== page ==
Book Country

Friday, September 06, 2013

Transcript

Book Country is a website from Penguin Random House that enables thousands of amateur writers to exchange manuscripts and notes. Some even go on to get their work published. It's like an online MFA program from the comfort of your laptop. Bob speaks to Molly Barton the Global Digital Director for Penguin at Penguin Random House, and Carl E. Reed, an active Book Country user, about the site.

Guests:

Molly Barton and Carl E. Reed

Comments [3]

derek from Chicago,IL

Thanks for a very important background info. OTB has a history of omission of relevant facts that stand in a way of good story. Listener BEWARE..

Sep. 15 2013 04:56 PM

I am huge fan of On the Media, but Bob's interview of Molly Barton came off as a quasi-advertisement for Penguin Random House. I can almost imagine the pitch coming into someone's inbox at OtM offering an interview, and then someone in the editorial meeting saying, "Let's do this, but we need an anecdote from someone who used the service." That assistant producer calls the PR agency, who tracks down Mr. Reed, who becomes the "real-life example." Easy way to fill seven minutes.

But maybe it didn't happen that way.

In any case, the producers missed an important part of the story. When Book Country was announced in 2011, the self-publishing community reamed Penguin for rip-off pricing for the self-publishing services offered on BC. According to the blog "Digital Reader," the outcry forced Penguin to shut down the service for a time. Penguin restarted it later with a new rate schedule that has tamped down the criticism slightly. While certainly providing a workshopping service, the real motivation behind Book Country is capturing some of the growing market for services to independent authors, which was underlined by its purchase of Author Solutions in 2012 for $116 million, as reported on the Author Solutions site. In May of this year, Penguin and Author Solutions were sued in a New York federal court for deceptive practices related to its claims meant to attract aspiring self-publishers. According to a report in Forbes, the same judge that heard the Apple ebook price-fixing case will hear this case.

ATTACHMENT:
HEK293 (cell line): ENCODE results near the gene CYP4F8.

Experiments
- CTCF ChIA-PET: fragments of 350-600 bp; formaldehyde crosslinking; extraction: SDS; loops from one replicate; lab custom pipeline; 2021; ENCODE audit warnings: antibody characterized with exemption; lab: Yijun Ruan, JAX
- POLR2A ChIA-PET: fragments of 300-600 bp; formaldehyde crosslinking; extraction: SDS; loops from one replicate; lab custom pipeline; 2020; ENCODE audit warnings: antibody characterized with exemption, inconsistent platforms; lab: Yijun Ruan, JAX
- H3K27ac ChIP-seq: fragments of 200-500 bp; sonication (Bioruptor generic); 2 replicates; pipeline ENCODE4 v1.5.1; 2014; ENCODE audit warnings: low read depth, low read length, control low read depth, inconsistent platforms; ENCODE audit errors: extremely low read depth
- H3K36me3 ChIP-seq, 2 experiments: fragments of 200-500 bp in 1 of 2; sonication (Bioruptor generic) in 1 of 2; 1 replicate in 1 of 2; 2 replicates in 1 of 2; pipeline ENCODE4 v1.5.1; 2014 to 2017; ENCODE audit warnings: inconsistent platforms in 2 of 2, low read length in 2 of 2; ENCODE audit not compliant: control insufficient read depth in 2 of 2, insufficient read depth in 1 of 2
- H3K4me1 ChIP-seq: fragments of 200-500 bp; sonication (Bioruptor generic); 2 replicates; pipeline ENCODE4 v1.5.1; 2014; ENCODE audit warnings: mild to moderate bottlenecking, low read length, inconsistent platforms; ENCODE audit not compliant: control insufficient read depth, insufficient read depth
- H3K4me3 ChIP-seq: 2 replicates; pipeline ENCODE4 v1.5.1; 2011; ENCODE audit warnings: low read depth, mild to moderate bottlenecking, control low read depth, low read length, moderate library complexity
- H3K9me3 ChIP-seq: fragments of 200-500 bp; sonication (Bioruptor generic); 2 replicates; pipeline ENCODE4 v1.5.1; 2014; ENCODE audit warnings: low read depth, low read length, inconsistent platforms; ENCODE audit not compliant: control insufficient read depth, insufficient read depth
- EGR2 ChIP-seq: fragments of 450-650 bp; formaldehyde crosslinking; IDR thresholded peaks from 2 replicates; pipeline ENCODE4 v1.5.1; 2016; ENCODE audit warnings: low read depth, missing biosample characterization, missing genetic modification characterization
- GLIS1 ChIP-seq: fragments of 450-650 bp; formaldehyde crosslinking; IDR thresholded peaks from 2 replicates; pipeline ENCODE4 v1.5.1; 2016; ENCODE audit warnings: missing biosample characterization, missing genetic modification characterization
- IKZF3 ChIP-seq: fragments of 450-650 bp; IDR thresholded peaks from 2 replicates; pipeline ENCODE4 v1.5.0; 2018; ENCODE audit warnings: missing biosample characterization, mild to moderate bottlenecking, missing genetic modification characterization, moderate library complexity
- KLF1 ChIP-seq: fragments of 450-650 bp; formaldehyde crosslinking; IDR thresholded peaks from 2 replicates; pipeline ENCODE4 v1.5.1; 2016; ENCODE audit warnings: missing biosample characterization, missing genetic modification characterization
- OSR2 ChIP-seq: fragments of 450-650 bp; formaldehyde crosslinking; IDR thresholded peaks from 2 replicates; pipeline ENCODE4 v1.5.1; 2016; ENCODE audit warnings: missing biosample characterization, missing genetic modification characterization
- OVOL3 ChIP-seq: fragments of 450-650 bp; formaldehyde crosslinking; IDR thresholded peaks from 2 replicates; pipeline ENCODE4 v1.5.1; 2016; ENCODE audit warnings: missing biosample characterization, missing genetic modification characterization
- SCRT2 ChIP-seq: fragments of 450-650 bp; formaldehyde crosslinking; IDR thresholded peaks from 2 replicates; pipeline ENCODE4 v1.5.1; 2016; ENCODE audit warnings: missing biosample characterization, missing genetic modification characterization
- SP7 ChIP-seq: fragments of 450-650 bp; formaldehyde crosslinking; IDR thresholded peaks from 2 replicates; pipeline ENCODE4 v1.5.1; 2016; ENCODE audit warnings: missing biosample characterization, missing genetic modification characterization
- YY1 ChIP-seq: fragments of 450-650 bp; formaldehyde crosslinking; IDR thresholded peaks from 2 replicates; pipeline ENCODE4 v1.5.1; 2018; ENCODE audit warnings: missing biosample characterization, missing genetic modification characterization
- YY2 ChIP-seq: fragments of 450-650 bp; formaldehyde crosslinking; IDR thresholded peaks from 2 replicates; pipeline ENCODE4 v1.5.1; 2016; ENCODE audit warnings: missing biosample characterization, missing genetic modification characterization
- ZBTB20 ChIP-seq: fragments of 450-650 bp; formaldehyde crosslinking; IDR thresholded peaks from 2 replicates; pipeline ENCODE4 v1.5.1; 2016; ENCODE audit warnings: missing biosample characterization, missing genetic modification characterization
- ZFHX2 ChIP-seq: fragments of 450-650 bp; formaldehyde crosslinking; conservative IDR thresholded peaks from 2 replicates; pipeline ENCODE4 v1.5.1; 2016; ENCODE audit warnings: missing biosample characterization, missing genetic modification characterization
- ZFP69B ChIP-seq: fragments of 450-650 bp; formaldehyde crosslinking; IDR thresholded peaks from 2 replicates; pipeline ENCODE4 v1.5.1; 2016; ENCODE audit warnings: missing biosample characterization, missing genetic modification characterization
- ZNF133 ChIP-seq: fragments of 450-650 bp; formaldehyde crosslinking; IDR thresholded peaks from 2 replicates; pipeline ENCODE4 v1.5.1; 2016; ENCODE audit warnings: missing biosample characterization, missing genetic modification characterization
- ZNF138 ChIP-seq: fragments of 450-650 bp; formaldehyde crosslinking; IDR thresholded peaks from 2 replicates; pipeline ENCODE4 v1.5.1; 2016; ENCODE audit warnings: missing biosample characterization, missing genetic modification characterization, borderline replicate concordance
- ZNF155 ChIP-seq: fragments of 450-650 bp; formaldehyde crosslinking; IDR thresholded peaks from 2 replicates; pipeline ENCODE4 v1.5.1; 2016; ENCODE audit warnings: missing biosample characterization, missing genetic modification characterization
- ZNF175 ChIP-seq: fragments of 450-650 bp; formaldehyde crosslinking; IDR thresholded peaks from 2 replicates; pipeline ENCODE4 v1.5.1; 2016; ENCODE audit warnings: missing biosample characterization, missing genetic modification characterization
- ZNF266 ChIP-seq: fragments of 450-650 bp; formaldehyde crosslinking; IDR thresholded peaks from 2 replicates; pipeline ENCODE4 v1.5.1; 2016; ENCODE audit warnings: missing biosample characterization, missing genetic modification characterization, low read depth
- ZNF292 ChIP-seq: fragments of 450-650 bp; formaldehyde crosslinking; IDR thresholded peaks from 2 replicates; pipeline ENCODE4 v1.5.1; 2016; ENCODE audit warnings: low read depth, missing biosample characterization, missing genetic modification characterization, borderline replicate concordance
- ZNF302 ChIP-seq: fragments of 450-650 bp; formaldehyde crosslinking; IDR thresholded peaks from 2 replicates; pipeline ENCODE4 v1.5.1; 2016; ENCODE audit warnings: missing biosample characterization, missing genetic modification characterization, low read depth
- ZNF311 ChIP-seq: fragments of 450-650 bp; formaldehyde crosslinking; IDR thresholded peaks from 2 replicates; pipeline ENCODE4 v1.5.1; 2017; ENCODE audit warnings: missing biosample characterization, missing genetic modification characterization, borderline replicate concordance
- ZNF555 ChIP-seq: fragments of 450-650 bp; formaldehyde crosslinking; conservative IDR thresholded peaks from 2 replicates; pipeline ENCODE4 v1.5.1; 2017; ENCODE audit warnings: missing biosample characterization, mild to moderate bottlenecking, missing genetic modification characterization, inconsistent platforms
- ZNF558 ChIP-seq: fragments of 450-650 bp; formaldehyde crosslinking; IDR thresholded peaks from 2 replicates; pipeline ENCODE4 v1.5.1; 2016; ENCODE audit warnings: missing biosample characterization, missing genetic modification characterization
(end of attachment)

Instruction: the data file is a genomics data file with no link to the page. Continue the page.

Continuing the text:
Maybe that background isn't relevant. But it might have made a more useful story, reminding those in the audience thinking about self-publishing that "caveat emptor" is always a good idea.

Sep. 09 2013 06:35 PM
frank anasasio from Corning, ny WSKG

Thanks for useful information which I forwarded to those who may need it.

Sep. 08 2013 09:49 AM

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